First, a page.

Must an AGING PROCESS be universal? was Defining...

Steve Chambers steve at chambers.ak.planet.co.nz
Sat Apr 1 22:13:43 EST 1995

In <obogler-0104951308320001 at obogler.extern.ucsd.edu> obogler at ucsd.edu 
(Oliver Bogler) writes:

>The question is, I agree, to what extent external processes affect ageing.
>In other words, can environmental differences or biochemical differences
>that are inherent really change the way we age? This would offer avenues
>of intervention.

Exactly.  The issue then becomes: On which processes do we focus to achieve
the most effective intervention?

This is why a reeaxination of what constitutes an aging process is 
necessary.  By excluding from aging the myriad common life-limiting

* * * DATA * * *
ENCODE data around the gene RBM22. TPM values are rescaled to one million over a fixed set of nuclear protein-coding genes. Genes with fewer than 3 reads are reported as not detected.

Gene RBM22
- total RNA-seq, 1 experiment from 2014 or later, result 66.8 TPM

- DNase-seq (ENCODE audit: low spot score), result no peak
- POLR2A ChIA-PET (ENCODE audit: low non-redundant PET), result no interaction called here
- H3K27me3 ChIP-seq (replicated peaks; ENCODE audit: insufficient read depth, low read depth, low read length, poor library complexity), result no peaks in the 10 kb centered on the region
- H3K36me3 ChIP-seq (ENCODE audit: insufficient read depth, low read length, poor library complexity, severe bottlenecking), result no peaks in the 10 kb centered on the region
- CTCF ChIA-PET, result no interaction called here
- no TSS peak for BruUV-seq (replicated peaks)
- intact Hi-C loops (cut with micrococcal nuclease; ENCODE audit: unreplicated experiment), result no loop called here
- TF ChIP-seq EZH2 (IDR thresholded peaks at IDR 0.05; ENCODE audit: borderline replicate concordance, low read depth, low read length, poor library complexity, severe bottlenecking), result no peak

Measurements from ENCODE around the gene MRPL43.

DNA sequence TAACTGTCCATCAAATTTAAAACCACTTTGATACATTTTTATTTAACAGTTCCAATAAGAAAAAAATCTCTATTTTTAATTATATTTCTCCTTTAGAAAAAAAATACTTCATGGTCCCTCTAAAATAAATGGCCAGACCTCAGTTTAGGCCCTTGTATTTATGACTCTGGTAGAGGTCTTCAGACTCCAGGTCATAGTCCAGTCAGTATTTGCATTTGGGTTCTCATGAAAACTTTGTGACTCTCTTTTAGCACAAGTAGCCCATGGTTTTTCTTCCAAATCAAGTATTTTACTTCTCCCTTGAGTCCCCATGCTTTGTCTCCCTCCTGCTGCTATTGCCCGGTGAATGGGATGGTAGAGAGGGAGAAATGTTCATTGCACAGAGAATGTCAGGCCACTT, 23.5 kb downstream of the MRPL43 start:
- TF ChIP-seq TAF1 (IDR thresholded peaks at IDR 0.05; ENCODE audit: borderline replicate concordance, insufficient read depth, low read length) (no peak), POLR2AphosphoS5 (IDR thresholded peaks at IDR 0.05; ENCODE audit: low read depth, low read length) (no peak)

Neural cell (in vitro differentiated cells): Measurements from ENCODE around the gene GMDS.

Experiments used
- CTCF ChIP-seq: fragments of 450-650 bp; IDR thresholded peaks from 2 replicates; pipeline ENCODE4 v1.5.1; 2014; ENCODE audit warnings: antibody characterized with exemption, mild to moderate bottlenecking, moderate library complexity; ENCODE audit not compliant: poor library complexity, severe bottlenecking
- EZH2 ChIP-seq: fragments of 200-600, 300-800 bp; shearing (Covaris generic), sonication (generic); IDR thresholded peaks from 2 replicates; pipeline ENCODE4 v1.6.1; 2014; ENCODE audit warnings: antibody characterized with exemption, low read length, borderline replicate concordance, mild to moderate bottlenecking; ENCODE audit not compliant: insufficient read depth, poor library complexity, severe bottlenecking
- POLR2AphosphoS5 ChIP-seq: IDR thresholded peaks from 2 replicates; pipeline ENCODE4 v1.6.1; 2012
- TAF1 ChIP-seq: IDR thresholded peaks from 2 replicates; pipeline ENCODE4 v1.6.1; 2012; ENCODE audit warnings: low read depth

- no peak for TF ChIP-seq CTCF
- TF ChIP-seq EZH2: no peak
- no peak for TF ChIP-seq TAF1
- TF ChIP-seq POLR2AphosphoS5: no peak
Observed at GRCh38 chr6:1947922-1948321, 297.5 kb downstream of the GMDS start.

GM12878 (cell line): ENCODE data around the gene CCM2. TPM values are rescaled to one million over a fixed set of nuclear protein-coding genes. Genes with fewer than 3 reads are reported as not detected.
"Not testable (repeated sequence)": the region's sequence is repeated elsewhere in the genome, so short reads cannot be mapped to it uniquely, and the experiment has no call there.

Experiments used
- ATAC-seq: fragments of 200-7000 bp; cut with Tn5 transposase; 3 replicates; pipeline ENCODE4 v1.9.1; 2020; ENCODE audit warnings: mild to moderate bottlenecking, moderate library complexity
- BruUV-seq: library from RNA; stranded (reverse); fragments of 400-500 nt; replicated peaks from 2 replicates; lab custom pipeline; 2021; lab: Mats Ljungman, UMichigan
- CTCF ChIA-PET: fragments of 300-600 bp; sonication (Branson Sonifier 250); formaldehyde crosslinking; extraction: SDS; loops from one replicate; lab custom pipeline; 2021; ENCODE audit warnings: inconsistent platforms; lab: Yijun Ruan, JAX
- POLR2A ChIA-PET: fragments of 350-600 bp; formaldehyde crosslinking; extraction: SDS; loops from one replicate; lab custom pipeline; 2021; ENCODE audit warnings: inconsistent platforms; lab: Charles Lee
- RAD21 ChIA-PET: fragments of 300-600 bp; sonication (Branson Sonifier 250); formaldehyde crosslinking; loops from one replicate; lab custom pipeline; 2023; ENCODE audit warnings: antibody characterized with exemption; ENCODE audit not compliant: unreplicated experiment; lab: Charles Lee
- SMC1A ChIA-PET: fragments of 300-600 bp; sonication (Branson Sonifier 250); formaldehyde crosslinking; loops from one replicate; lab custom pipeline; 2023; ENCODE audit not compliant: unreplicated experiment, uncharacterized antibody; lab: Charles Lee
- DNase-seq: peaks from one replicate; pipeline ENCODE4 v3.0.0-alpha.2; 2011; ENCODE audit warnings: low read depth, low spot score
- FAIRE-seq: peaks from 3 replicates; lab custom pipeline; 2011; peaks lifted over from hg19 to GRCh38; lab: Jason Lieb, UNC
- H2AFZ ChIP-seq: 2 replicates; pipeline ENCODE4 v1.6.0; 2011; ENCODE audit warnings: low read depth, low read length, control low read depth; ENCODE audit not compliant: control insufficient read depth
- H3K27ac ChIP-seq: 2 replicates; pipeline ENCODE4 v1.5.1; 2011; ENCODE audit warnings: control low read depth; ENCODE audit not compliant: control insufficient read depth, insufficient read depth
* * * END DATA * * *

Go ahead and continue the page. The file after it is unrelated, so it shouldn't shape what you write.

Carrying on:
processes that aren't universal we may be throwing out the baby with the 
bath water.

We may also be severely limiting our chances of success by assuming that
a single process can explain mortality in the oldest old of any species. 
Much emphasis is placed on changes to "maximum lifespan" as a measure
of the effectiveness of any intervention - but if no single process is
to blame then it's likely that no _single_ intervention will change this

It's possible that MULTIPLE known interventions could extend maximum
lifespan.  We could already have effective tools without knowing it.


(I_lurk,_therefore_I_am!_\ ,,,                    Steve Chambers
                          (o o)   steve at chambers.ak.planet.co.nz
(c) Steve Chambers                     1995. All rights reserved 

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